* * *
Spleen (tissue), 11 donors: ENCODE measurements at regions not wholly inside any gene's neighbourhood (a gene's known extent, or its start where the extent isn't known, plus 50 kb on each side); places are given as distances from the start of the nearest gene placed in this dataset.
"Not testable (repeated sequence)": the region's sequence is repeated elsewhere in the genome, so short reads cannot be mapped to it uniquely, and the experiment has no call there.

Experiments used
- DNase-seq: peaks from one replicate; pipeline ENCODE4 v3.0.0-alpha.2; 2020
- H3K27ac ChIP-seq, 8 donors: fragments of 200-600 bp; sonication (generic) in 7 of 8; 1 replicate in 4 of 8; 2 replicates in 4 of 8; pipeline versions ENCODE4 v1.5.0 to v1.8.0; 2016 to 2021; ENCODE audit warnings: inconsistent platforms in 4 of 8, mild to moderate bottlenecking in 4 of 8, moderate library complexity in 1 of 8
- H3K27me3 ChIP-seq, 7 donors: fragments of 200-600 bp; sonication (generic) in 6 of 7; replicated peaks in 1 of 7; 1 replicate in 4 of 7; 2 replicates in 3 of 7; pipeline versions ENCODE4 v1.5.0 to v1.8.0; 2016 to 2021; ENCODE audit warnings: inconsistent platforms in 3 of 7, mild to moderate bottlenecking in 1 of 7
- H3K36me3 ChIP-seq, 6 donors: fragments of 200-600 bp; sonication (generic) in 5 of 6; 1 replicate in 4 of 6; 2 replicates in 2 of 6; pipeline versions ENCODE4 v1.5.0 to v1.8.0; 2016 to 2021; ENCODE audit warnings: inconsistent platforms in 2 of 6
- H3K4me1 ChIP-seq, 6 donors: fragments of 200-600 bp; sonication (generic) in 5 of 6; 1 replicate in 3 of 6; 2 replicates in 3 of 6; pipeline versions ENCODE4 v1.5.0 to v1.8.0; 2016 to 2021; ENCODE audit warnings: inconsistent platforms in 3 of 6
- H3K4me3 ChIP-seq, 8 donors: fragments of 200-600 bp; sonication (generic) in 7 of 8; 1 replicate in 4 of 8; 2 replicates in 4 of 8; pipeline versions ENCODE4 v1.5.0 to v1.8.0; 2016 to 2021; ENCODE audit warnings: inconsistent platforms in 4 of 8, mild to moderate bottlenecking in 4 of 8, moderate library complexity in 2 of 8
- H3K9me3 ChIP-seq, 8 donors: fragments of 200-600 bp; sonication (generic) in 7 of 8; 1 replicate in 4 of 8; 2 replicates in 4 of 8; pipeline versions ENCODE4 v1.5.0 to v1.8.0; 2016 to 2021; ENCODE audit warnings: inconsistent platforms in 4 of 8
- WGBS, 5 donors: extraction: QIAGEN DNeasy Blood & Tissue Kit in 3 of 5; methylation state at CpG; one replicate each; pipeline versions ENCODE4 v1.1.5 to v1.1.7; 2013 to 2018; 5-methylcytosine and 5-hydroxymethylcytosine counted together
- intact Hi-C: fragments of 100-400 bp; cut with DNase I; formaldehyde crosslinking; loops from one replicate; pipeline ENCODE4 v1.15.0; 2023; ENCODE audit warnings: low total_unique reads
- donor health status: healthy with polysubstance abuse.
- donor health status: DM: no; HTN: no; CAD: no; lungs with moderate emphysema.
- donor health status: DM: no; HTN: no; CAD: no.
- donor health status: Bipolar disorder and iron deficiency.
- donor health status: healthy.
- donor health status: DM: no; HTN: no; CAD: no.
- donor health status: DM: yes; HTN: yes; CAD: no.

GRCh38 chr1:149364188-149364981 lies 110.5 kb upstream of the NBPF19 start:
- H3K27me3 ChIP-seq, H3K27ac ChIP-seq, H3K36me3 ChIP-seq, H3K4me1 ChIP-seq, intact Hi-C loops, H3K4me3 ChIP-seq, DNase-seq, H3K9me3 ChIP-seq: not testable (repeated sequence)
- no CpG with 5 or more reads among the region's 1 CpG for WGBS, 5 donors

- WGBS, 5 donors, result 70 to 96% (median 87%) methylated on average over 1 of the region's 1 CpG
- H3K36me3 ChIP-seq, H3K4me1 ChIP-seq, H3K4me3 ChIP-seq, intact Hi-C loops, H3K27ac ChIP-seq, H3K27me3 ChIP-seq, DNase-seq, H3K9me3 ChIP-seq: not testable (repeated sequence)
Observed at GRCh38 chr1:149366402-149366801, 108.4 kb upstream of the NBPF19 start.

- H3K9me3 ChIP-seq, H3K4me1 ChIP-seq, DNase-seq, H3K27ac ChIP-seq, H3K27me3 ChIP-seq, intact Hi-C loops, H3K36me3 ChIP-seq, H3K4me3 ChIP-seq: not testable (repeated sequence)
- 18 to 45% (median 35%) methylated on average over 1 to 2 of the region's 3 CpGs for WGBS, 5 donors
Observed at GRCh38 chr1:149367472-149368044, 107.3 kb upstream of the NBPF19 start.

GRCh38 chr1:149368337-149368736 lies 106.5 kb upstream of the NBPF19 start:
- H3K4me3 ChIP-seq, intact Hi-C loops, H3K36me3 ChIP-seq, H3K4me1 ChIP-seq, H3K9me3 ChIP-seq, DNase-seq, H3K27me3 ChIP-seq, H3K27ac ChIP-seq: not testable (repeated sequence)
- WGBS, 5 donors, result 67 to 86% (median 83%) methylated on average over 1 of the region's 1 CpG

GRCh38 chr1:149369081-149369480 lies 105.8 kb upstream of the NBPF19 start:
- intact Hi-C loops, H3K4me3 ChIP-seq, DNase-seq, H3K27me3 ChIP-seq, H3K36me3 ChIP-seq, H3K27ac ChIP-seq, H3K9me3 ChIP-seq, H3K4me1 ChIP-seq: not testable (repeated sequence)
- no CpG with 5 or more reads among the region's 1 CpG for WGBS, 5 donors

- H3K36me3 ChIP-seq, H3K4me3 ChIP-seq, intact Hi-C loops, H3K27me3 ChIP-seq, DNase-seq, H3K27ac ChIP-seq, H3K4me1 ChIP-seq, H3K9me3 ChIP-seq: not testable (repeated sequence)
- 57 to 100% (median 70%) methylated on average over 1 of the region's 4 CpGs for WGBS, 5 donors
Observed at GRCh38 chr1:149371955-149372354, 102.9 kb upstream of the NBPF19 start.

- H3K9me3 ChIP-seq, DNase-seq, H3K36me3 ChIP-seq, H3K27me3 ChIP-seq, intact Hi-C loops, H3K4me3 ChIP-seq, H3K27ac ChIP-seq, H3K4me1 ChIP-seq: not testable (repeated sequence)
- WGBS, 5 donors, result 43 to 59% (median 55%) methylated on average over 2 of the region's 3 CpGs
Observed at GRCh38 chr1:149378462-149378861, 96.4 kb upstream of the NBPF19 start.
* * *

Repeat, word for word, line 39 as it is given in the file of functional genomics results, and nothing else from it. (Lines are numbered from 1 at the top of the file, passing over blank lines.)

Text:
- WGBS, 5 donors, result 43 to 59% (median 55%) methylated on average over 2 of the region's 3 CpGs